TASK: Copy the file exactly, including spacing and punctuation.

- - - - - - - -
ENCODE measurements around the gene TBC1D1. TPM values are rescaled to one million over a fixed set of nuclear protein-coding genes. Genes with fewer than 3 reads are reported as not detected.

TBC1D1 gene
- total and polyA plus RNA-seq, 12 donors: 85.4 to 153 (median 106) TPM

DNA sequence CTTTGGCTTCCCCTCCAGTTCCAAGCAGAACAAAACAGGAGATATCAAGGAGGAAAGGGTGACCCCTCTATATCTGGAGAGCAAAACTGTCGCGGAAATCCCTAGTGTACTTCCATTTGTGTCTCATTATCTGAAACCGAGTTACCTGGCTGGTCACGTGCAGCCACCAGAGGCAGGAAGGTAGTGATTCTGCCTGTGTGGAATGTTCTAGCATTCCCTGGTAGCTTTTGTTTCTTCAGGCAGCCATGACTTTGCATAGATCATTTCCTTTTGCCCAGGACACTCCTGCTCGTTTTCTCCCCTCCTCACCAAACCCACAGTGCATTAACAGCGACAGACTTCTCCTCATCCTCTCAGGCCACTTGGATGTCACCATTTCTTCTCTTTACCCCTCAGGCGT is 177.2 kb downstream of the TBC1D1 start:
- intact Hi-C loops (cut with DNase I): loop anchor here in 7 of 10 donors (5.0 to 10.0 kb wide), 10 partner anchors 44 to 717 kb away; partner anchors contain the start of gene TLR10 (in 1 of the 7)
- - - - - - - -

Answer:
ENCODE measurements around the gene TBC1D1. TPM values are rescaled to one million over a fixed set of nuclear protein-coding genes. Genes with fewer than 3 reads are reported as not detected.

TBC1D1 gene
- total and polyA plus RNA-seq, 12 donors: 85.4 to 153 (median 106) TPM

DNA sequence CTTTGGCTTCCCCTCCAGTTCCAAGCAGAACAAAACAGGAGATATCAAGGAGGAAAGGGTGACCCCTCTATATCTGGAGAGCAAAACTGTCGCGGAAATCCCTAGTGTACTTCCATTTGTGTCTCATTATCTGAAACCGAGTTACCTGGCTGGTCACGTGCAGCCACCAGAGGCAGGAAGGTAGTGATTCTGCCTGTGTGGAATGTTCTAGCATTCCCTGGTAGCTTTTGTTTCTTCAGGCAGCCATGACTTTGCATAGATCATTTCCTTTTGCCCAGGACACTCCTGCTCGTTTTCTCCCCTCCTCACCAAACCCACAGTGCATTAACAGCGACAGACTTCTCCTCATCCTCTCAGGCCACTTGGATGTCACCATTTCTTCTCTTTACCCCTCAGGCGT is 177.2 kb downstream of the TBC1D1 start:
- intact Hi-C loops (cut with DNase I): loop anchor here in 7 of 10 donors (5.0 to 10.0 kb wide), 10 partner anchors 44 to 717 kb away; partner anchors contain the start of gene TLR10 (in 1 of the 7)